Tackling Emissions Reductions with Reforms to the Cost Containment Reserve (CCR), Price Floor, and Emissions Containment Reserve (ECR)
To limit emissions from the electric power sector, RGGI sets an annual carbon dioxide emissions cap from all RGGI states. More recently, participating states have set individual, ever-more aggressive emission reduction targets to decarbonize the electricity sector. By 2050, most participating states will be striving for net-zero emissions. RGGI’s regional cap and market mechanisms have yet to reflect these targets. The RGGI cap and market mechanisms need to be restructured to assist states in achieving their ambitious state-level targets for decarbonization of the power generation sector.
RGGI’s market mechanisms are outlined by the Model Rule, a set of prescribed rules that serves as the framework for the CO2 Budget Trading Program in each RGGI state. The Model Rule has undergone recurrent revisions since it was first created, and mechanisms such as the Cost Containment Reserve (CCR), Price Floor, and Emissions Containment Reserve (ECR) should be highlighted for further reform for as part of the third Program Review.
RGGI’s Cost Containment Reserve (CCR) is a mechanism that provides the market with a ceiling price. This means that when the price of emissions allowances in an auction carried out by RGGI is equal to the CCR price, RGGI will release additional emission allowances into the market. In practice, when the trigger price for the CCR is low, the CCR can become a mechanism for polluting facilities to avoid aggressive emission reductions. The CRR has been triggered three times in RGGI’s history and the last auction that triggered the CCR was in December 2021. However, the last three auctions have narrowly avoided the CCR trigger by only a few cents, highlighting the potential future significance the CCR has in dictating the volume of emissions allowances that are released. Acadia Center advocates substantially raising the CCR trigger price, as doing so would be a step towards reducing the power sector GHG emissions in line with state-level emissions reduction targets.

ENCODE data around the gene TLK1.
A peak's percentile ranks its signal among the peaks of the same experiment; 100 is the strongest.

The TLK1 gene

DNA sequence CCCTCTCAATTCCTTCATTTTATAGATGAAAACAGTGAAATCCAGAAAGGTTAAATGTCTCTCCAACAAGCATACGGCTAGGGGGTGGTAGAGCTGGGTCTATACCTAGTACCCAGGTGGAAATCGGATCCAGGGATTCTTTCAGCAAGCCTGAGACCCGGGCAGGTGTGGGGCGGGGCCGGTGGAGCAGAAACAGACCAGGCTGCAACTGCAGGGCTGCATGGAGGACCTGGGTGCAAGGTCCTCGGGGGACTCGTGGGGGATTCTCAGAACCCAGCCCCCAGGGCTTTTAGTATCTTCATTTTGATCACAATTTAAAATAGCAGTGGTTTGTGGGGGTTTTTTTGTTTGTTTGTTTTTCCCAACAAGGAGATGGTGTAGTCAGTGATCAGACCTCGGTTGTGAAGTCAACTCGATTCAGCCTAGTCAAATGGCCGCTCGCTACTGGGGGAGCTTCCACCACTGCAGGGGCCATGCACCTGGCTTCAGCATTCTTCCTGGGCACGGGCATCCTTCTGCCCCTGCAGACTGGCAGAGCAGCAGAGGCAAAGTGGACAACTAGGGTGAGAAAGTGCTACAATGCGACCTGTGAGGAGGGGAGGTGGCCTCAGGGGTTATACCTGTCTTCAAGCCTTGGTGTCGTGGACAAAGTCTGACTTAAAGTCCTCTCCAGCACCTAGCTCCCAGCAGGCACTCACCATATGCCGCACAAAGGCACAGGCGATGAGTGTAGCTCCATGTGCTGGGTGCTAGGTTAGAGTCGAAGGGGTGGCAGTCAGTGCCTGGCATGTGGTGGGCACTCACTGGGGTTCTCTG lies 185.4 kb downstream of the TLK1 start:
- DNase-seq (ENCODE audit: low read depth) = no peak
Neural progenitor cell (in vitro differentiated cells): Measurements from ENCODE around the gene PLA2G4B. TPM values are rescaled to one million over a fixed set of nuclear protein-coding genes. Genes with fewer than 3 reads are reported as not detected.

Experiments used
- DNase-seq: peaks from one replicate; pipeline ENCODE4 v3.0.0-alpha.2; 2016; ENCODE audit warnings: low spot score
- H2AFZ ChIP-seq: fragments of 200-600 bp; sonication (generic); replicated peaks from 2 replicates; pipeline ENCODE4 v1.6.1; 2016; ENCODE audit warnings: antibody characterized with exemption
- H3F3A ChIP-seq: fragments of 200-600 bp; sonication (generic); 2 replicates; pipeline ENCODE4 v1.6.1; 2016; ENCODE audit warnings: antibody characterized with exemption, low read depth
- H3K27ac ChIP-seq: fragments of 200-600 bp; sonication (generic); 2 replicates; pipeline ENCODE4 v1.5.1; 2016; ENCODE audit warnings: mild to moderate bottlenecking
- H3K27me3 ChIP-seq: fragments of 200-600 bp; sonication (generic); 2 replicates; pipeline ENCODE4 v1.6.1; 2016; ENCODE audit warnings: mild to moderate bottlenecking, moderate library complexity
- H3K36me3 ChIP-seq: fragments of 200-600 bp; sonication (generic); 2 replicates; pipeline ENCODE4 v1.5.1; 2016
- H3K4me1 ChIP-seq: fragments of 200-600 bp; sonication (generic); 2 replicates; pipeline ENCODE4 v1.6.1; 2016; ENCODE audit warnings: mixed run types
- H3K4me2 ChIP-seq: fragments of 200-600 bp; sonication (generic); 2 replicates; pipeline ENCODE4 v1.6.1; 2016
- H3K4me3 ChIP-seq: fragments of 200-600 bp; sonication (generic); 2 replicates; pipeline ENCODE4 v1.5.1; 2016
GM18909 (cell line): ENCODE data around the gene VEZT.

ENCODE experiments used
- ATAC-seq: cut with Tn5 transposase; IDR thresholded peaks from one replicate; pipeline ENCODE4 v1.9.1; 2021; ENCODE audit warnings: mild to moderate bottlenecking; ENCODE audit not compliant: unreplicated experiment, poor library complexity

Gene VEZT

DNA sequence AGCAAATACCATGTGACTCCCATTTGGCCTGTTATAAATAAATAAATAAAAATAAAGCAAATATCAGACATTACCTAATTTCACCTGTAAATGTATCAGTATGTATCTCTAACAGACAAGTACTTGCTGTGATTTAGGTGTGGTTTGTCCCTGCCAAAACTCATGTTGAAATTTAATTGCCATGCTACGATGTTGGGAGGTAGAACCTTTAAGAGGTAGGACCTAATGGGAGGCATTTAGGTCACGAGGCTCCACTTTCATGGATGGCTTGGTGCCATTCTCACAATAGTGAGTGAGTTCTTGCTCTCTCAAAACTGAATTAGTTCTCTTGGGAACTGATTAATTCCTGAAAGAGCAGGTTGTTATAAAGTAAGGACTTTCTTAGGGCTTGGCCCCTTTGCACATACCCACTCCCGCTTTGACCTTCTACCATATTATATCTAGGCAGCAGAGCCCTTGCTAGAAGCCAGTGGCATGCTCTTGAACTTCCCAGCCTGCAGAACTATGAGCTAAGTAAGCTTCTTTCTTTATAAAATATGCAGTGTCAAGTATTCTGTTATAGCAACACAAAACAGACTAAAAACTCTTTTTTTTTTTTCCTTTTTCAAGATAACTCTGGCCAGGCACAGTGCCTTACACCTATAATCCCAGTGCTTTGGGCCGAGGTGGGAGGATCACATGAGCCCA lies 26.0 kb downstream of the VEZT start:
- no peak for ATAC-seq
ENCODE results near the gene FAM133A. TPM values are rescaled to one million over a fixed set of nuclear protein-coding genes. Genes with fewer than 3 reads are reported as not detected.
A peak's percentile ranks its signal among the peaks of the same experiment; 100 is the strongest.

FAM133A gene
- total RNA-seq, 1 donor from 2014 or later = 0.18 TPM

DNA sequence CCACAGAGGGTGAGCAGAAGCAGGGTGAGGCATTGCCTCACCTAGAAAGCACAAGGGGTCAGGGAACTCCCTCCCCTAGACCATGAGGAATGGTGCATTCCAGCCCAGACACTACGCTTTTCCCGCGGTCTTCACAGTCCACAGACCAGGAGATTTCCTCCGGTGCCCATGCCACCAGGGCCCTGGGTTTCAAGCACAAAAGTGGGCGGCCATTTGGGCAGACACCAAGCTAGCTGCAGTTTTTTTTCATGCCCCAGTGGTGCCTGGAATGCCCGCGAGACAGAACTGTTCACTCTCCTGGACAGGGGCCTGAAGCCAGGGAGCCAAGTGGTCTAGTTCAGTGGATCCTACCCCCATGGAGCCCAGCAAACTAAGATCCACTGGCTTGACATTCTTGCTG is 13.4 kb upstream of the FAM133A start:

Similarly, the RGGI Model Rule sets a price floor for allowance auctions, which is the minimum price for an allowance. In 2022, the Price Floor is $2.44 per ton, with a 2.5% rate of increase each year. In RGGI’s 57 auctions since 2009, the Price Floor had only been reached 10 times with the last time being almost 10 years ago, in December of 2012. RGGI should increase the Price Floor and establish a more ambitious rate of increase closely aligned with market prices in the most recent years’ auctions. This reform will ensure that prices will stay more consistent and RGGI states will still have the proceeds necessary to encourage stable investments in renewable electricity and energy efficiency, to grow these resources and contribute to overall decarbonization.
Since January of 2021, RGGI has implemented an Emissions Containment Reserve (ECR), a mechanism to withhold up to 10 percent of emission allowances when the market price falls below the trigger price. However, it is essential to ensure that states can make use of this mechanism in an equitable and fair manner. Acadia Center recommends that RGGI increase the ECR trigger price to reflect the aggressive emission reductions the states need to achieve. The ECR trigger price, which is currently $6.42 per ton, will only rise to $11 in 2030, a figure far below this year’s average market price. For the past three auctions, the ECR price has been twice the market price and therefore has been rendered almost irrelevant, failing to reduce emissions as designed.
In its advocacy with the RGGI states and with RGGI, Inc., Acadia Center works with a coalition of environmental justice organizations, community-based groups, environmental and energy policy organizations, and other partners from across the RGGI footprint. Our shared objectives are to achieve more ambitious emissions cap goals, improvements in air quality – especially in overburdened and underserved communities – and a commitment from all participating states to ensure equitable investment of RGGI proceeds in environmental justice communities. We are also currently working to update our 2019 report entitled “The Regional Greenhouse Gas Initiative: Ten Years in Review” to include information on RGGI’s successes and opportunities from 2019 to the present. Please speak to your state energy leaders about how RGGI can better serve you and your communities – and stay tuned to the Acadia Center website for more information.
For More Information:
Paola Moncada Tamayo, Policy Analyst, firstname.lastname@example.org, 860-246-7121 x204
Joy Yakie, Manager, Environmental Justice & Outreach, email@example.com, 617-742-0054 x110